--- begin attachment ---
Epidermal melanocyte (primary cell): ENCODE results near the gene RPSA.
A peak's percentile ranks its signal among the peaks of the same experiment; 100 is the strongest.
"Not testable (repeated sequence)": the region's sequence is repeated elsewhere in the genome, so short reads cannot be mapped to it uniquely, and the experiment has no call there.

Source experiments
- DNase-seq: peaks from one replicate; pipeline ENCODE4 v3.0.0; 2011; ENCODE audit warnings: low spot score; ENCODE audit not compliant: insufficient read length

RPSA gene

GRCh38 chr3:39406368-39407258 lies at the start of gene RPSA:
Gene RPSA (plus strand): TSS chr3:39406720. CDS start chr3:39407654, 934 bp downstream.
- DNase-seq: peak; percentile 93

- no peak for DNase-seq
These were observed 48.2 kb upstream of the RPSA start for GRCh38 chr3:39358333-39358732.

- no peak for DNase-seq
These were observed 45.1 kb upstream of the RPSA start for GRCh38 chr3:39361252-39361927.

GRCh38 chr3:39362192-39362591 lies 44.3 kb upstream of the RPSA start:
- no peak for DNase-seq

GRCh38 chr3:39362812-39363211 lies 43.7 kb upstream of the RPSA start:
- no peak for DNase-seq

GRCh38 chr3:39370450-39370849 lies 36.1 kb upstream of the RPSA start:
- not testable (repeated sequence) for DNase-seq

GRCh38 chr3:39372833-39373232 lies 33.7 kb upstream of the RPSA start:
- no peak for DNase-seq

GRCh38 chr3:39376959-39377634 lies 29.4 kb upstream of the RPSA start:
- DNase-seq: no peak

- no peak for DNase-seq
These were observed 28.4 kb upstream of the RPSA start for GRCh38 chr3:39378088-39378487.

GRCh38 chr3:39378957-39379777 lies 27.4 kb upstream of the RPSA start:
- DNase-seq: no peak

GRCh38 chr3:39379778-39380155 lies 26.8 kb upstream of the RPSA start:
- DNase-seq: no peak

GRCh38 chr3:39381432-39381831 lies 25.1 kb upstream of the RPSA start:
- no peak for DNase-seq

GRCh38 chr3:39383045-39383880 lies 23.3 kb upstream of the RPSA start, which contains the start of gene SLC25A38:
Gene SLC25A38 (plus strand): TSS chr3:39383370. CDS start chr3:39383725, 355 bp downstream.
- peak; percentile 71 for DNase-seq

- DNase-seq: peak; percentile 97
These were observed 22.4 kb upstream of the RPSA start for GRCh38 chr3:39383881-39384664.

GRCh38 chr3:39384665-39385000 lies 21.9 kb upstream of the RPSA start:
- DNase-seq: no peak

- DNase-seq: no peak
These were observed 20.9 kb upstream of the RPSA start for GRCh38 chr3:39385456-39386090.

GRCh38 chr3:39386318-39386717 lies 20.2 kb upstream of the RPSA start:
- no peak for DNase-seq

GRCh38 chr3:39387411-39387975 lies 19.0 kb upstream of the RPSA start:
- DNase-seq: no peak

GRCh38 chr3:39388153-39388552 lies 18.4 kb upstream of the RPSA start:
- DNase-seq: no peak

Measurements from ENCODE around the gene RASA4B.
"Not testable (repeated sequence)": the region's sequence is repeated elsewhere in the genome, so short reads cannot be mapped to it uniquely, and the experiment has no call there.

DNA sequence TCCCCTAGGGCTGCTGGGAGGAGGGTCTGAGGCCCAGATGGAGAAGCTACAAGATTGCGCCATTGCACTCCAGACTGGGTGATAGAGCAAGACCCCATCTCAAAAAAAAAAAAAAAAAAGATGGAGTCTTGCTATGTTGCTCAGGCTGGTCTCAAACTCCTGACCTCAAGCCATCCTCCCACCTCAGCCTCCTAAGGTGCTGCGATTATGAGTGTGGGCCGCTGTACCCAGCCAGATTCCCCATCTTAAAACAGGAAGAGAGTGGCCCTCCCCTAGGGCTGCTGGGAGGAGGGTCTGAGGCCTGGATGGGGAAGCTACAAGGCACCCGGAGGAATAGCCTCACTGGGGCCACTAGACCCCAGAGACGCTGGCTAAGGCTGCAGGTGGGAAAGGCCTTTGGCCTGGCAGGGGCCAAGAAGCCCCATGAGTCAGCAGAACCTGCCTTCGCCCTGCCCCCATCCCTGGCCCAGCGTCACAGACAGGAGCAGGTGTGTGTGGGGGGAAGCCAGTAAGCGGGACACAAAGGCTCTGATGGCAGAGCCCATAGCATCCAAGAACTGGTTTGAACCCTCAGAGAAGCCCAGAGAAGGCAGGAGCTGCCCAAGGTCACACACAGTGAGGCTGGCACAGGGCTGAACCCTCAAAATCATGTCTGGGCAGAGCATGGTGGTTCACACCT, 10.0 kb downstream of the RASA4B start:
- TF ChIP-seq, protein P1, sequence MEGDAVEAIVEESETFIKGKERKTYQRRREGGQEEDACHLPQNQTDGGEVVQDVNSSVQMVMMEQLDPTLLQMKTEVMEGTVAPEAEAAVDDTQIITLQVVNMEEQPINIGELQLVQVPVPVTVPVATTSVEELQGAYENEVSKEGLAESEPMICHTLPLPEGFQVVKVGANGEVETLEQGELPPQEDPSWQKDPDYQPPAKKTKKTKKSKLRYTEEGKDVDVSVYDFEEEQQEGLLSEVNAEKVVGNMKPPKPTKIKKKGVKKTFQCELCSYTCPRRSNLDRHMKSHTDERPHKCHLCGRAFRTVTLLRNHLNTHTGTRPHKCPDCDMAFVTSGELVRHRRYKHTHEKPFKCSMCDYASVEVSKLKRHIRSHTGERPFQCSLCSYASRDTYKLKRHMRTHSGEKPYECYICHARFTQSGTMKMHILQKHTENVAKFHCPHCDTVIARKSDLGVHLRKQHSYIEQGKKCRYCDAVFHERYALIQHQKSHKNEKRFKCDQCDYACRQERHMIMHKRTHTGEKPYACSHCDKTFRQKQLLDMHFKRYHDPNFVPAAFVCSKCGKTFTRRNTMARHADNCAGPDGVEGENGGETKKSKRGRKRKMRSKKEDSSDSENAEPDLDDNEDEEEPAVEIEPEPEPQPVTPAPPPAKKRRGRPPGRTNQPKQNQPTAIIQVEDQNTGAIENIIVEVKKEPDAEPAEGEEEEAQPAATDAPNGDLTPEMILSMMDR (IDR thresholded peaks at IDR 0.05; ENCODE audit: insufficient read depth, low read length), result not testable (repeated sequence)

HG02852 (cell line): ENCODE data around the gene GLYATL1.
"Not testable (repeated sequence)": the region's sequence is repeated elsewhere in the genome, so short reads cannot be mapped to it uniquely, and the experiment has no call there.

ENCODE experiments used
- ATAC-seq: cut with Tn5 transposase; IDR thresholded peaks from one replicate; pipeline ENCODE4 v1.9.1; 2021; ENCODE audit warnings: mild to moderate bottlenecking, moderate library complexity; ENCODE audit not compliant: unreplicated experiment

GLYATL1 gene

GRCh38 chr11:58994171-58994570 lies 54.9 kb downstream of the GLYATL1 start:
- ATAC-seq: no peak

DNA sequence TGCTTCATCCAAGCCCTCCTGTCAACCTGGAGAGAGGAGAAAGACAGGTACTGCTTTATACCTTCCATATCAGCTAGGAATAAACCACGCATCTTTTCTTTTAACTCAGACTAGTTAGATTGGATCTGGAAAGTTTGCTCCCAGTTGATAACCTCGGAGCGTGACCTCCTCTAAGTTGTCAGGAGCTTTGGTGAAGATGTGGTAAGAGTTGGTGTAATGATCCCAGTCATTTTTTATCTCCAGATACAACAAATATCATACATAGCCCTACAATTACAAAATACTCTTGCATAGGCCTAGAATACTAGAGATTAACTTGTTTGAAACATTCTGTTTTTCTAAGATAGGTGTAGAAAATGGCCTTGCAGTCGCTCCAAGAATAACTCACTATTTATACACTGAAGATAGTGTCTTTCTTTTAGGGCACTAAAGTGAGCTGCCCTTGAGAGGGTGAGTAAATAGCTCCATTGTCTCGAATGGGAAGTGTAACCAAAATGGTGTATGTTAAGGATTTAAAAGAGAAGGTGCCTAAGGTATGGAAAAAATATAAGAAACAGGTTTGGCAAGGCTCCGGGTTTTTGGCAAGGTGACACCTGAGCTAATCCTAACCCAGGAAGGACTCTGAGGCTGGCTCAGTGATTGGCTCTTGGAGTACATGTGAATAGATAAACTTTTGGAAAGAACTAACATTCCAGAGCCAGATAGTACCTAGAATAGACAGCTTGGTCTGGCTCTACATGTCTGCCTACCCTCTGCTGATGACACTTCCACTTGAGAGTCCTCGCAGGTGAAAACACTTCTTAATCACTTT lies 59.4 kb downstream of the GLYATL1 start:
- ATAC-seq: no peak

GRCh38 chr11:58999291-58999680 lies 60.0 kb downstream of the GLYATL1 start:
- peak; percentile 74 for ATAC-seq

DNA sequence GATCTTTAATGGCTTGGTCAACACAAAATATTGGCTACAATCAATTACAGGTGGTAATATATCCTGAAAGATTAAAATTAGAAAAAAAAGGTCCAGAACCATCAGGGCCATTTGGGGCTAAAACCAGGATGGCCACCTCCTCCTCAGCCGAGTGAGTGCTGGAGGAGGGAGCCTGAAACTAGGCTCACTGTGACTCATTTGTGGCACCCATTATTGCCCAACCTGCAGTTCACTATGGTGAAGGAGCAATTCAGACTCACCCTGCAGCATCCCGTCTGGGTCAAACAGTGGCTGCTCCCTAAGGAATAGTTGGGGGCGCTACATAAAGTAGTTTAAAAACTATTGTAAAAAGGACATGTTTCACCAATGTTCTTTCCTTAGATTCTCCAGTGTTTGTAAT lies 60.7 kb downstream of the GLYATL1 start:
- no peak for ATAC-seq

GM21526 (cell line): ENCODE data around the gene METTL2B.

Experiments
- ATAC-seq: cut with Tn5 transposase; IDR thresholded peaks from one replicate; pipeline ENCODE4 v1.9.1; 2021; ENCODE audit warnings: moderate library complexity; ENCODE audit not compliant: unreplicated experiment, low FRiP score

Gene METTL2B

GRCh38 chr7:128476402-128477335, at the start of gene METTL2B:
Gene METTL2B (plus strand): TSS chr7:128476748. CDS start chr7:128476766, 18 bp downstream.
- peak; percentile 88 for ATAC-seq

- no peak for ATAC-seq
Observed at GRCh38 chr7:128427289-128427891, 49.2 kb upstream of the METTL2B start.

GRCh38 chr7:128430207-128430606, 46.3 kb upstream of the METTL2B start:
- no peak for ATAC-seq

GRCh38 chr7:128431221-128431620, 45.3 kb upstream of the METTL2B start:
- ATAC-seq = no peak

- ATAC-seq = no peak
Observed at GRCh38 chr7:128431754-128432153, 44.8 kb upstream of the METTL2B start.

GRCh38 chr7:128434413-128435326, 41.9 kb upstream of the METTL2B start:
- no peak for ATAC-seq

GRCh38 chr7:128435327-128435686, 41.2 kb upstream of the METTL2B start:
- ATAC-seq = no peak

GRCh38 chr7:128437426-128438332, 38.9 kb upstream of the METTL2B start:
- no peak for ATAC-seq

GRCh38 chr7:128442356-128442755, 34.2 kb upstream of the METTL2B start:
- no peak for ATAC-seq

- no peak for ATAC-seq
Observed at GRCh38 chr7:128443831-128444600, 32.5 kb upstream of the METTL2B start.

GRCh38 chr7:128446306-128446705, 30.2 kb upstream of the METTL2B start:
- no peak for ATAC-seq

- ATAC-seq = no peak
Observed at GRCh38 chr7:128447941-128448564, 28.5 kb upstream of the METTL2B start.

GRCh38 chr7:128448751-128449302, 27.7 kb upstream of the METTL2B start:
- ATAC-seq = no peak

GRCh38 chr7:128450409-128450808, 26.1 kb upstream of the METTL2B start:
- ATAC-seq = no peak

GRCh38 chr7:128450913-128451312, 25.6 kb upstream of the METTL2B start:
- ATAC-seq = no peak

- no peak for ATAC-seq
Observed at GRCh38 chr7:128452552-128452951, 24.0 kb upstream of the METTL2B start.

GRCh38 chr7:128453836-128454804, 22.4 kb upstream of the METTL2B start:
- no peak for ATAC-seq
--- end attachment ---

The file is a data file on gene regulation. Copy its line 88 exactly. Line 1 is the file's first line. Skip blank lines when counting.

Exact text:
Observed at GRCh38 chr7:128443831-128444600, 32.5 kb upstream of the METTL2B start.